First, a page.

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Wednesday, September 25, 2019

"Adorning the Dark" (Andrew Peterson)

TITLE: Adorning the Dark: Thoughts on Community, Calling, and the Mystery of Making
AUTHOR: Andrew Peterson
PUBLISHER: Nashville, TN: B & H Publishing, 2019, (224 pages).

Seeking God in our lives is a daily practice of intentionality. Seeing God clearly comes about with an awareness that His presence is always with us.
If we take our time and pay attention to the way others have done it, we would learn a great deal. The great song composer Bach is acutely aware of the presence of God as he writes the initials "S.D.G" (To God be the Glory) at the bottom of his manuscripts written for church. Eric Liddell runs for God and feels His pleasure.  Instead of getting stuck with mere admiration for these spiritual giants, author Andrew Peterson boldly writes essays, music, and various thoughts to express his devotion to God. The title of this book is exactly about that. While initially, he may seem to be in the dark about what to write and how to go about adoring God, faith is essentially about taking the first steps to be creative. Don't let the ways of the world hem us into its mold. Instead, grow our relationship with the divine through a recognition of our identity in Him; our calling from Him; and our living for Him. Peterson shares details about how he writes music. Overcoming the writer's block is essentially about a battle of fear and a leap of faith. Writing a song is essentially telling a story. Putting songs together into an album strings together stories according to a certain theme or focus. Peterson recalls his first college album which he calls "Bible album." Incredibly, this album became a tour and more importantly providing him with a platform to connect community, family, and his devotion to God.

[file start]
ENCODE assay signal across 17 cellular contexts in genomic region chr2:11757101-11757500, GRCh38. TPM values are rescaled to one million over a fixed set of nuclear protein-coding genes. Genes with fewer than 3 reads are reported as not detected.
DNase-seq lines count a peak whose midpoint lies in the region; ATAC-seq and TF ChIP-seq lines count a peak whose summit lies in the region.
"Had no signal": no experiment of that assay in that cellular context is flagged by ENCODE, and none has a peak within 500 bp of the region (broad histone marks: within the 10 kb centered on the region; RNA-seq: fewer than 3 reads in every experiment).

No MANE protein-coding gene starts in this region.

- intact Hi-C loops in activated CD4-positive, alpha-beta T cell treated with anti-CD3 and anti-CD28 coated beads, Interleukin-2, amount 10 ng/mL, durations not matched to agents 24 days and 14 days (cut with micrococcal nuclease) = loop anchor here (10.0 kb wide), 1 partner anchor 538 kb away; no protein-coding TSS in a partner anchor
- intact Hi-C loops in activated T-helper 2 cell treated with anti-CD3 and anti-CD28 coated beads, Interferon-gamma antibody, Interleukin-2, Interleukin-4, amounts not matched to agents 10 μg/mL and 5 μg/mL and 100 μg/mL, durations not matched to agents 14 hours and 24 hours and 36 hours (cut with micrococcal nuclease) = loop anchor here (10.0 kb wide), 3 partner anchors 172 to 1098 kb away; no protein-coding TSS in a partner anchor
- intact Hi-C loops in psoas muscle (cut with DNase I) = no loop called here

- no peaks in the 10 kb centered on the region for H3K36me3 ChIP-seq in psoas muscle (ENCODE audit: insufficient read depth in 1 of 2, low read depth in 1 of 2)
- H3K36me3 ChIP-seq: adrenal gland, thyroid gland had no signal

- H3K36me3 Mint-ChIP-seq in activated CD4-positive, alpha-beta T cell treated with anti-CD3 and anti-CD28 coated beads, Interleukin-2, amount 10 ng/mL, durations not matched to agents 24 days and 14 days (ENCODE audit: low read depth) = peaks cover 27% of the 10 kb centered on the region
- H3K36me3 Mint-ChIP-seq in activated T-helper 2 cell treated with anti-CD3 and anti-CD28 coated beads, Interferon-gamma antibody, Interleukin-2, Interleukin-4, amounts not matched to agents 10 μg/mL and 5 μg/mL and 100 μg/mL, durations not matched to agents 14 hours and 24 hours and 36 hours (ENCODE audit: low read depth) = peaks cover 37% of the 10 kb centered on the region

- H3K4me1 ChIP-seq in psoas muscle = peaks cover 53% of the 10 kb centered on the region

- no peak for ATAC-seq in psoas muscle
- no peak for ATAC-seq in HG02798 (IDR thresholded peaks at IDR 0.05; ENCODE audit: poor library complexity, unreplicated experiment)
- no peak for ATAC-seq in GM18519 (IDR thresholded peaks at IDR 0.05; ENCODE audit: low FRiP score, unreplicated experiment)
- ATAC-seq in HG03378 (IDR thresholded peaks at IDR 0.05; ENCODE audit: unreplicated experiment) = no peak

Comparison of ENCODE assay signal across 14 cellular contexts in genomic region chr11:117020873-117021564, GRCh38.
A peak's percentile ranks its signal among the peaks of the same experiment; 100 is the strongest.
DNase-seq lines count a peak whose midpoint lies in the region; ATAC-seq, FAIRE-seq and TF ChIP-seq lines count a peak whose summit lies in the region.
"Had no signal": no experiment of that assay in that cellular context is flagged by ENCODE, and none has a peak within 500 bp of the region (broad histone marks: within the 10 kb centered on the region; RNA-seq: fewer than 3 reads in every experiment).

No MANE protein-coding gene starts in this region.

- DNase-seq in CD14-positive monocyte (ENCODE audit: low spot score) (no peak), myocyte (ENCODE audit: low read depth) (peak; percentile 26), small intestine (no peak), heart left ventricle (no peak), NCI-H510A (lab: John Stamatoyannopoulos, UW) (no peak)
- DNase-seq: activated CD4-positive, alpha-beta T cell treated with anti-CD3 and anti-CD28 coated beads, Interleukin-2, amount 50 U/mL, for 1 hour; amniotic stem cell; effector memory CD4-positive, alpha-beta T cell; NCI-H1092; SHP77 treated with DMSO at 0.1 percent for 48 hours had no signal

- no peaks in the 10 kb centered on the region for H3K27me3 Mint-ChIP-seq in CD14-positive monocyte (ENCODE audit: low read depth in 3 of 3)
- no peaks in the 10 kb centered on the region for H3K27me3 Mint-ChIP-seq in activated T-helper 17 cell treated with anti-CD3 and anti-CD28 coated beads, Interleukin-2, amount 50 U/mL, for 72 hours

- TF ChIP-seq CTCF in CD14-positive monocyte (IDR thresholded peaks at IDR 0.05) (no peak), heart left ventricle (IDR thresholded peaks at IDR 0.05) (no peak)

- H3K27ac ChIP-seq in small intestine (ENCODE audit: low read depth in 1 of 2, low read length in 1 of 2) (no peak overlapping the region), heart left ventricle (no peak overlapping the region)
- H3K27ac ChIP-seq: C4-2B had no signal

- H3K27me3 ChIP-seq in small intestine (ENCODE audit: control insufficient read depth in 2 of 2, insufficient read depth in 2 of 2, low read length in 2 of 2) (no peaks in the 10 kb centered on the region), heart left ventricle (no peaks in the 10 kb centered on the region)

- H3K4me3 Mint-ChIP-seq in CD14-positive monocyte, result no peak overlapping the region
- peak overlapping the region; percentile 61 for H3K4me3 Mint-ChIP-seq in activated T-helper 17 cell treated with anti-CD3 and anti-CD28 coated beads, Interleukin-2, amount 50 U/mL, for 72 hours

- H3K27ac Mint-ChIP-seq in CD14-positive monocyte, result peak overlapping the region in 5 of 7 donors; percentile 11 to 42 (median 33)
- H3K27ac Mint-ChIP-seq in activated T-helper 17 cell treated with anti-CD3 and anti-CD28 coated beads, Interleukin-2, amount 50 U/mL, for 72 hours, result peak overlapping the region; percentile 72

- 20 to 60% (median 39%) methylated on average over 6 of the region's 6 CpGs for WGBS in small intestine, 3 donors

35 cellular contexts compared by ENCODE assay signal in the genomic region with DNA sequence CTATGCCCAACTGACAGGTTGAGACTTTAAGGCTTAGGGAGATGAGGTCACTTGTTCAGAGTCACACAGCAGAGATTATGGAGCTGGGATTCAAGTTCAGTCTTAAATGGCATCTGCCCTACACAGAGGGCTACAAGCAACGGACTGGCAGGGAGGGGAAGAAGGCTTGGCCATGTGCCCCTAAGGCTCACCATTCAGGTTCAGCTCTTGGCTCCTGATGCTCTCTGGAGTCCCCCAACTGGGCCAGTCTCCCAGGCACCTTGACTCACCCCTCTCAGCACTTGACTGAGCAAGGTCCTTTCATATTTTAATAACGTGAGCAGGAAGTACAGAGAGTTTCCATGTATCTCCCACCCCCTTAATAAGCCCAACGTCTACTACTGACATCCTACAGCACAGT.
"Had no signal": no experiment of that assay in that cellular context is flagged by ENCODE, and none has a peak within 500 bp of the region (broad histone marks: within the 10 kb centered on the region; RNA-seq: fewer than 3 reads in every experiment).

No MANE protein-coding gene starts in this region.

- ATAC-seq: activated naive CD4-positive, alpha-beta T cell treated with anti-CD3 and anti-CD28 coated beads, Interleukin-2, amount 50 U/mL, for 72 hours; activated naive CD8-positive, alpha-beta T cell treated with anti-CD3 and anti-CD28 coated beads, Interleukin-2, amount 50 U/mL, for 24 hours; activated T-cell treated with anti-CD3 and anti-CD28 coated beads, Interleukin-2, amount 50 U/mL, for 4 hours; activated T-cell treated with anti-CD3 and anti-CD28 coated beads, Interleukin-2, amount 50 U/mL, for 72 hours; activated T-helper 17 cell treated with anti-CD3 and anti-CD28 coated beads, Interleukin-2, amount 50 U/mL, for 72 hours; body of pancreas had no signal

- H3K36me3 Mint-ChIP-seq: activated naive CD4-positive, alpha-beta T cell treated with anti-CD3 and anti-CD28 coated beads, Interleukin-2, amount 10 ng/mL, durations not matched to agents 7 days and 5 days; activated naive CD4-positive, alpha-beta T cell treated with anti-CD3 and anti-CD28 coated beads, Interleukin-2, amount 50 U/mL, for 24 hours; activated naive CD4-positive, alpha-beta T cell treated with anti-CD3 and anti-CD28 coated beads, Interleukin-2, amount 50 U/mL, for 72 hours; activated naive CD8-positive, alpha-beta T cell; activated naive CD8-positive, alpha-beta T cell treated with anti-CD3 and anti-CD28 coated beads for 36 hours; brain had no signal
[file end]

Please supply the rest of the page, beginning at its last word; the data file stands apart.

Peterson shares about his creative moments through simple things. His Yamaha scooter became a way for him to venture into back roads and least populated areas of town; and to arrive at places where he could feel "wonderfully alone." Those were also times for him to seek God amid in the dark unexplored territories, both physically and metaphorically. In these moments, he seeks God through creation of words and song. Just write something. Don't wait for the perfect everything. Then he reminds us that art is not simply for "self-expression or self-indulgence." It is about being everything for our Creator. It is also an opportunity to die to self and to live for God. He shares about his longing for a sense of belonging after reading Tolkien's Lord of the Rings and CS Lewis's Chronicles of Narnia. The place we are in is more meaningful within the context of a community. After completing a wall one spring, he wrote a sonnet of praise that comes from that experience. From imagination to discovery; reading Madeline L'Engle's Walking on Water to standing in front of an audience; Peterson weaves together an array of artistic expressions with thoughts on faith and spirituality. Thankfully, the author does not simply tells us to write anything down. He shows us the next thing to do: Selectivity. Not everything we write about how we feel or think will appeal to the masses. There is no point in trying to share something that would not interest the audience. Like plants, we need discernment to know when to prune them or when to let them grow wild. Like writing a sermon, we begin not with the syrup but with the sap. We need to boil it own and to hone down to the most salient points.